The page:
I picked up this book in the library and one of the things I noticed first about the book was that the edges of the pages have become soft from the hands and fingers of hundreds of readers. The book has been rebound in one of those lovely flat blue library covers. In the back Marsha left her phone number on a yellow sticky note which I have suspicions might be for a support group for those that have started and failed to finish reading Hawaii.
937 pages later I can say that this book is a two star book, a three star book and a four star book. I'm always generous so I decided to bump to three star because there were sections that were really fascinating to read. The book is broken up into 6 sections with each section dealing with a new generation or a new half generation with cross over characters from the previous books. I'm sure a good editor today could slice and cut this book down to 600 pages without losing too much of the intent of the writer.
I read somewhere that this book has done more for Hawaiian tourism than any other book published about Hawaii. Published in 1959 and read by my mother, and most of my aunts, and some uncles I would say it probably did contribute to a lifelong longing for my mother to vacation in Hawaii. The power of the pen.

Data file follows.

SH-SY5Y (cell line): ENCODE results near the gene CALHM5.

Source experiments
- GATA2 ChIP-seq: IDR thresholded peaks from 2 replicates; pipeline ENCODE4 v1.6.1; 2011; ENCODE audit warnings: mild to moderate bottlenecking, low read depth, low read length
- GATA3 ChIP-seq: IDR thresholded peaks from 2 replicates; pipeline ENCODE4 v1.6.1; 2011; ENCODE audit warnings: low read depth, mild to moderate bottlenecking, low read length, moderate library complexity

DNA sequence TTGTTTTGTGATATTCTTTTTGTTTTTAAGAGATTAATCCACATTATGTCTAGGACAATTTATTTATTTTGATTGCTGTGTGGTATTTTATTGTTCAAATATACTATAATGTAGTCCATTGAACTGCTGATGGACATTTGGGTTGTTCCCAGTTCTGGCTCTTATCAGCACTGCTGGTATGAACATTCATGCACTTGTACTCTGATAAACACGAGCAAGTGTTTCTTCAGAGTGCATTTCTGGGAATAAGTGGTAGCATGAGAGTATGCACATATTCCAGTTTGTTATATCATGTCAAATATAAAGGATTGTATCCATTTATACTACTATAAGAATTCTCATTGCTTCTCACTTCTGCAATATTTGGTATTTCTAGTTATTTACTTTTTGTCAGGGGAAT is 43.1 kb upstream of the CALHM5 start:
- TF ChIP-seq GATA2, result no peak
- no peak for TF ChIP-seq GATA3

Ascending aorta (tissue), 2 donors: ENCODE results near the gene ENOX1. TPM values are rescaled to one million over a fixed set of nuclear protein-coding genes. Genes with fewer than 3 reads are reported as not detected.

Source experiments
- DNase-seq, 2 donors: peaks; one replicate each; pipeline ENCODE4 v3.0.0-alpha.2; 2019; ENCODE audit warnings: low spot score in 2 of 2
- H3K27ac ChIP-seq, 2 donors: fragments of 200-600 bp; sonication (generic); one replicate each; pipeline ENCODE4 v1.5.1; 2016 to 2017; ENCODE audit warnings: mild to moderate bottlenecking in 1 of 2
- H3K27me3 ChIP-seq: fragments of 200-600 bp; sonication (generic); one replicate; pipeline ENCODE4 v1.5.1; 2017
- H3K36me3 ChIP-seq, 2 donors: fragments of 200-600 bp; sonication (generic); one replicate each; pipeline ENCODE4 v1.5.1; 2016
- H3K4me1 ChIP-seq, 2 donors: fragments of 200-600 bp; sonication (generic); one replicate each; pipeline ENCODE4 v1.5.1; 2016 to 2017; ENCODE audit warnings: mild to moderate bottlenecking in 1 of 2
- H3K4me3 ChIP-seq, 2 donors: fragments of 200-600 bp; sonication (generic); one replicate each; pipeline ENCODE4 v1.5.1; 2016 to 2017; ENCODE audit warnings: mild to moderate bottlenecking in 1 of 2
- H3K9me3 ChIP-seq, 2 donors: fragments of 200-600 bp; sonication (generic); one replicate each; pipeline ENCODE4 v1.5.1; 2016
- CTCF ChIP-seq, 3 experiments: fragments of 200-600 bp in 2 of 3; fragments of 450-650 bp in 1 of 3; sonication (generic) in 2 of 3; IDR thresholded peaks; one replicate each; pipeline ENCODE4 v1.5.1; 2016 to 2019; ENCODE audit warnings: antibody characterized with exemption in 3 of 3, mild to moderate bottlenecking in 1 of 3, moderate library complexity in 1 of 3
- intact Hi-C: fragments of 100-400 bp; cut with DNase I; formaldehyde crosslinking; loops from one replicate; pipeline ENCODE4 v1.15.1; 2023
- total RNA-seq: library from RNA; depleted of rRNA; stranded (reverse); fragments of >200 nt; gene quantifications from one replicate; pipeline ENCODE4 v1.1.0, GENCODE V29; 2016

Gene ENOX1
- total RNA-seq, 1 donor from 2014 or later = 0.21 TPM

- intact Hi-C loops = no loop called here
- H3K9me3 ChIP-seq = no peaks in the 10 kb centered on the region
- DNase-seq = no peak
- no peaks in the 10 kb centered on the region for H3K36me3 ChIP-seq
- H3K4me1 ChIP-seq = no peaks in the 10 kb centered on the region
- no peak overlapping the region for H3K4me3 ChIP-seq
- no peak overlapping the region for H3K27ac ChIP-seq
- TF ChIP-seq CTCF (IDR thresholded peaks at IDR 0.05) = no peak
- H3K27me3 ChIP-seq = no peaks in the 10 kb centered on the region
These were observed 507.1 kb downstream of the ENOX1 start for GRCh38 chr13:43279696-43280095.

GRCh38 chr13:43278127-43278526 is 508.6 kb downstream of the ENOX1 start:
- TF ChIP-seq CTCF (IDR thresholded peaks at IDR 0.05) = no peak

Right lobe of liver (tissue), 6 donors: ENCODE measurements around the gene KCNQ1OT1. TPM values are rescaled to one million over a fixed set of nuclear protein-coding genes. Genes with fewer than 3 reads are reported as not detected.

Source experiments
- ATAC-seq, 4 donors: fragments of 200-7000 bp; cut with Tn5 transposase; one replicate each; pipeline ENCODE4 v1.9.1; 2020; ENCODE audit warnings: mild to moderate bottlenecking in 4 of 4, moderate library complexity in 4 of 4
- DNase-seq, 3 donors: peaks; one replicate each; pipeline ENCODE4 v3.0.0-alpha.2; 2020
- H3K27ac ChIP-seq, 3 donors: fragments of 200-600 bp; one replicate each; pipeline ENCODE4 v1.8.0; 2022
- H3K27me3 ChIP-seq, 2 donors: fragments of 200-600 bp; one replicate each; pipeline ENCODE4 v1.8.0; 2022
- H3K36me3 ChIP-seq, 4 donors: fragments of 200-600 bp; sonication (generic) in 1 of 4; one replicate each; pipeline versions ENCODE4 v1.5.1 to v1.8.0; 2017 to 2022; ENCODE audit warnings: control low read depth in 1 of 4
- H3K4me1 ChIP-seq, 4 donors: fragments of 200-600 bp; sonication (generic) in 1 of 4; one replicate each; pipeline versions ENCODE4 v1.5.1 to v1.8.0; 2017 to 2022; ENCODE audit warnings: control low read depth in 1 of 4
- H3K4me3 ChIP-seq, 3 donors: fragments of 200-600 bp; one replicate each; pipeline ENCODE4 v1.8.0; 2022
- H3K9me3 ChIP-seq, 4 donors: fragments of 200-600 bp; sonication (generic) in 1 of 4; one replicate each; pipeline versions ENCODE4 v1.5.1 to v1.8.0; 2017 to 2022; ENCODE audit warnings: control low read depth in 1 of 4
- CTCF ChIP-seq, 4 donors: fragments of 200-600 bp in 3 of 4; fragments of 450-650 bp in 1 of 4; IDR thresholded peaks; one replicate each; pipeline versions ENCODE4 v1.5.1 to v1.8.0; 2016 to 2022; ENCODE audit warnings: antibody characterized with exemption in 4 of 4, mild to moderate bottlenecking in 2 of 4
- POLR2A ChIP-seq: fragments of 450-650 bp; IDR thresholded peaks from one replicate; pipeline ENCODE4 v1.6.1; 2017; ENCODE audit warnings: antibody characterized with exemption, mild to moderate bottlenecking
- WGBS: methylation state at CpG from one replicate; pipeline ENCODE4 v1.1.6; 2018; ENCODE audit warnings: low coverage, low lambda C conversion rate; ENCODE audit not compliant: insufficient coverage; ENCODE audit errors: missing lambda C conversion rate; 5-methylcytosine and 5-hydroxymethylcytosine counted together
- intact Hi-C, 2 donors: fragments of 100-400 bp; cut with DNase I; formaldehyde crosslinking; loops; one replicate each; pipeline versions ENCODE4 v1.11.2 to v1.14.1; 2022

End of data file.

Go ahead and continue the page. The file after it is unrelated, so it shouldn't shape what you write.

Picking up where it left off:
The part that I enjoyed the most was the hard work and entrepreneurship that Michener explored with the white missionaries, the influx of Chinese workers, and later the arrival of the Japanese. Each group contributed to major changes in how affairs are conducted on the island. Really Hawaii was a microcosm of capitalism working the way it is suppose to.
Michener is best described as a storyteller. Sometimes I felt he might be trying too hard to be a modern day Dickens. His writing doesn't have the snap and pop of what I consider to be a great writer. I try to always include a few passages from a book I read to share with goodreads readers so they can get a feel for the writer's writing style, but in this case the notes I made to check back on passages were too bland to get me excited about building a review around them.
I might have given Michener four stars except for the fact that checking with a travel writer, that I respect, I was told that there are simply too many inaccuracies with the historic data of Michener's books. I understand that it is fiction, but I do expect historical writers to adhere to some rules. I love historic novels because I feel they can put flesh on the bones of real people and produce conversations and dialogue that could legitimately have happened. What I don't like is if they take a historical event and manipulate aspects so much that the reader is left with a totally unrealistic view of history. An exception of course is alternative history where I expect the writer to completely change the outcome of history, a good example is Fatherland by Robert Harris.
I have put a Shoal of Time: a History of the Hawaiian Islands
by Gavan Dawes in my queue to read so that I can hopefully be exposed to a more historical accurate version of Hawaii. I may find that I can live with whatever changes to history that Michener wrote into his book. Do I recommend this book? I can't say that I would. If I'm looking for a monster of a book that I can spend some real time with again I'm pulling Moby-Dick off the shelves. A story that never gets old, and a book that new things are discovered with each reading.